Print
Maritime

Transport Trend

By Teresa McLamb, posted Aug 24, 2018
Bobby Askew (left) and Mark Thorndike load a truck at MCO Transport, one of several transportation companies in the area noticing an increase in business because of port activity and industry changes. (Photo by Chris Brehmer)

Logistics and trucking companies in the area are seeing more mileage

During the same time period the Port of Wilmington has seen significant growth, local trucking companies also are reporting an uptick in their business.
 
Some, such as MCO Transport, are seeing the increase because of the port; others cite different reasons. They all agree business is doing well.
 
Container traffic at the port was reported recently as being up 38 percent over the previous year while general cargo was up 18 percent.
 
MCO vice president Laurie King said because MCO’s business is 85 percent port related, the firm has definitely shared in the increased activity. In addition to Wilmington, MCO services the ports in Norfolk, Charleston and Savannah.
 
The company runs 150 trucks hauling everything from agricultural chemicals to paper and food.
 
“You name it, we’ve probably hauled it,” she said.
 
The trucking industry in general is seeing a lot of change, some of which accounts for the increased business, she said. While MCO was the first company in the state to install electronic logging devices on all its trucks, a decade ago, the industrywide requirement became effective in December.
 
Because of the expense, many companies, especially small ones, waited until the requirement went into effect to make the changeover, she said.
 
With drivers being restricted to the number of hours they can drive at a stretch, the electronic logging has resulted in the need for more trucks and drivers to keep up with the demand at the port, King said. “We’re picking up more of that work. There’s more business, and because of the restrictions, compounded with the fact that there’s also a major shortage of drivers nationwide, I’d say many carriers are at capacity,” King said.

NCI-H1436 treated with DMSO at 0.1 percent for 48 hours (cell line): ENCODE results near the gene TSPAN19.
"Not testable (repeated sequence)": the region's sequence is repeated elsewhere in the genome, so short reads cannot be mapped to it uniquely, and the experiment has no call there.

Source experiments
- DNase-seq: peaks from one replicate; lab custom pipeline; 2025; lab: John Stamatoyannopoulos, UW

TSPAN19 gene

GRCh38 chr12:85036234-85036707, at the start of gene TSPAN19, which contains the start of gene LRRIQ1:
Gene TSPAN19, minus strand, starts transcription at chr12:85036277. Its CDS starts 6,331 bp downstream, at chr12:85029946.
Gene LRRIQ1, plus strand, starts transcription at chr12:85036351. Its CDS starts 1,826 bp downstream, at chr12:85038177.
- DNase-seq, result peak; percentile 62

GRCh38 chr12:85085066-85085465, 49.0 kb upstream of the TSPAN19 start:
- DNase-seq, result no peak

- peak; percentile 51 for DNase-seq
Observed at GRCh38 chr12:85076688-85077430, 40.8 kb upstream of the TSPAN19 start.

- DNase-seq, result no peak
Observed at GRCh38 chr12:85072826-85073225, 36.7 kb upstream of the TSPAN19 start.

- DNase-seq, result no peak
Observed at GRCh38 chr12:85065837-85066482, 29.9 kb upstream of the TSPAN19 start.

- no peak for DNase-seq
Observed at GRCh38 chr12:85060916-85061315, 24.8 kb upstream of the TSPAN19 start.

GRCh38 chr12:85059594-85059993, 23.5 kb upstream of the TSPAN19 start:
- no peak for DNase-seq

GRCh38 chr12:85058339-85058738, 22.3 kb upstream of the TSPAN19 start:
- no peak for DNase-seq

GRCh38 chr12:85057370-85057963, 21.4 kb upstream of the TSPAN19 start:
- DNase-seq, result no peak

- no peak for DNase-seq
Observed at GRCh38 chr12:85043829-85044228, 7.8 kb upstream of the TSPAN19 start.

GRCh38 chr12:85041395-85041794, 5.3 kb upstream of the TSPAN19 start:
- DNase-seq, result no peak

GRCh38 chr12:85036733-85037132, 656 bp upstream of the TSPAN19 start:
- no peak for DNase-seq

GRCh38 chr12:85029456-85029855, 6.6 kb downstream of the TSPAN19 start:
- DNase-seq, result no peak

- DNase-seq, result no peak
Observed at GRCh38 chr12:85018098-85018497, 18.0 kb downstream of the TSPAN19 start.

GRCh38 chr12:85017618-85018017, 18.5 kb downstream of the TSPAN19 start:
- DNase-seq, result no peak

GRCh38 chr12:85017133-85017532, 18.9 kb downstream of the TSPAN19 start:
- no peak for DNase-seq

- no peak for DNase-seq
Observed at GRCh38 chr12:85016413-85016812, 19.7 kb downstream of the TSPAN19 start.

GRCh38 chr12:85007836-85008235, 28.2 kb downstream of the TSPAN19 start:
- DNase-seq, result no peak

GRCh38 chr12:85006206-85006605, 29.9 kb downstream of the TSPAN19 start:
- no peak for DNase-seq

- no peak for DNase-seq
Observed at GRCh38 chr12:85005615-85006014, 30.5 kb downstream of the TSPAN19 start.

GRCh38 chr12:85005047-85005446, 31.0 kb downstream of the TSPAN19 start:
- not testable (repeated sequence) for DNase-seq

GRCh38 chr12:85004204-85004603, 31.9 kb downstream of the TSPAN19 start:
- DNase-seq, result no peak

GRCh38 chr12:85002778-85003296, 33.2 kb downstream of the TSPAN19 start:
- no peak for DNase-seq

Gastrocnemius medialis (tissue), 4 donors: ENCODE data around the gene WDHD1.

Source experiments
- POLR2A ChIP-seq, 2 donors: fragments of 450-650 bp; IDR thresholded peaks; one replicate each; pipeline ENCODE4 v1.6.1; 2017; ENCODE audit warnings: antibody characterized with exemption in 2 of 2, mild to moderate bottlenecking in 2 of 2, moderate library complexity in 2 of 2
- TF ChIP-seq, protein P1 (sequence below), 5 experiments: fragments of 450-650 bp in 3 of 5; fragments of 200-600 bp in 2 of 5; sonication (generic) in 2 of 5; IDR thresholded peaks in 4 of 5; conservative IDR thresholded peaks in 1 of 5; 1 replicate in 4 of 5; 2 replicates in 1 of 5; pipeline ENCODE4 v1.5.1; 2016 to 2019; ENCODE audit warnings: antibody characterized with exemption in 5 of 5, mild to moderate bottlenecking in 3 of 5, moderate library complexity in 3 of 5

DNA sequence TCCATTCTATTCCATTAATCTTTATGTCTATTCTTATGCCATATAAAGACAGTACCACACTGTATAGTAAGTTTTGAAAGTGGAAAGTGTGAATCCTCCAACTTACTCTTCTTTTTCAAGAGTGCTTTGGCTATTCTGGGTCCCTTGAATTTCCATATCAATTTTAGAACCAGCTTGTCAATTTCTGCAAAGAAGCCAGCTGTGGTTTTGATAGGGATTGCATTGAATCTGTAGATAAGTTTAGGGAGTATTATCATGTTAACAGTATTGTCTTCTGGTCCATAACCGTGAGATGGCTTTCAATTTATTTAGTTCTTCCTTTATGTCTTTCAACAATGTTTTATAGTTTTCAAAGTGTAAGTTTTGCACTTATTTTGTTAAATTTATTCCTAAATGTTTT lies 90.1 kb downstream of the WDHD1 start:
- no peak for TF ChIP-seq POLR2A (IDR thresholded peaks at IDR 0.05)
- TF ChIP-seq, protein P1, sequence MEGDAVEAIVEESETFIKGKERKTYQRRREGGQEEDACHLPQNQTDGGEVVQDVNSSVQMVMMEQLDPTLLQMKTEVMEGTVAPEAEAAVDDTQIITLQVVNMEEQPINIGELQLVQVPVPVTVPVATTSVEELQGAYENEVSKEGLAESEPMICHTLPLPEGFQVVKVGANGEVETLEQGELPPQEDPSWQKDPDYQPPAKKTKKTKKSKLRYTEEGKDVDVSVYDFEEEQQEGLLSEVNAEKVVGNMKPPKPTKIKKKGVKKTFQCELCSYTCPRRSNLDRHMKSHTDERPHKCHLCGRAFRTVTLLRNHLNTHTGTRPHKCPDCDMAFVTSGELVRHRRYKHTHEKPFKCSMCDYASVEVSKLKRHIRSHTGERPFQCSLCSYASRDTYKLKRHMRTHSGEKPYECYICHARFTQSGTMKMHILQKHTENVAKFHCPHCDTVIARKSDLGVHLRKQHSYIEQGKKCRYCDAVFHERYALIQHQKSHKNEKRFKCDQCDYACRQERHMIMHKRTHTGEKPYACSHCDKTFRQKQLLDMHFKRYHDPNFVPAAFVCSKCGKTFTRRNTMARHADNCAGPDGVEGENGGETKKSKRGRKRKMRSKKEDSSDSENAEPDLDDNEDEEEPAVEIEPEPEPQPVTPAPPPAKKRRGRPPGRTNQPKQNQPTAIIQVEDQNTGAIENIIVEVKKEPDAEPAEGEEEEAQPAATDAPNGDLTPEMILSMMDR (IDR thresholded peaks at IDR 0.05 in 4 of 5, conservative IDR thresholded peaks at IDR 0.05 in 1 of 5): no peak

Wilmington-based MegaCorp Logistics does no business directly with the port, but owner Ryan Legg said that any upswing in the port’s activities would indirectly increase his business.
 
Overall, MegaCorp has seen such an upswing in business that officials are looking forward to moving from their 20,000-square-foot building into 46,000 square feet within a few months, Legg said.
 
Recently named one of the Top 40 Freight Brokerage Firms in the US by Transport Topics, the third-party logistics company manages freight for chain stores including Walmart, Kroger and others, as well as working directly with manufacturers. For the big-box stores, for example, they might pick up from the manufacturer and deliver to a distribution center where the company’s own trucks pick it up for delivery to individual stores.
 
MegaCorp operates in all 48 states, Mexico and Canada.
 
“The commodities we haul are a little of everything: fresh produce out of California and Florida. Poultry like House of Raeford in Rose Hill,” Legg said.
 
MegaCorp operates five of its own trucks, but those it brokers are unlimited. They also help companies to find freight.
 
“We match up trucking companies with shippers and people who have the freight,” Legg said.
 
To guarantee delivery of the product on time, Legg sometimes gets involved in making truck repairs or other issues encountered by the brokered carriers.
 
“We never close. We have 30 night dispatchers. We’re doing about 2,500 loads a week,” he said.
 
That includes a lot of owner-operators who run just for MegaCorp, he said.
 
Legg agrees with King about the effect of the electronic logging requirement.
 
“That created a 10 percent shortage of drivers in the market because they didn’t want to go to the new device. A lot of them retired. Small companies didn’t want to spend what it cost,” he said. The driver shortage that had always been bad got much worse, according to Legg.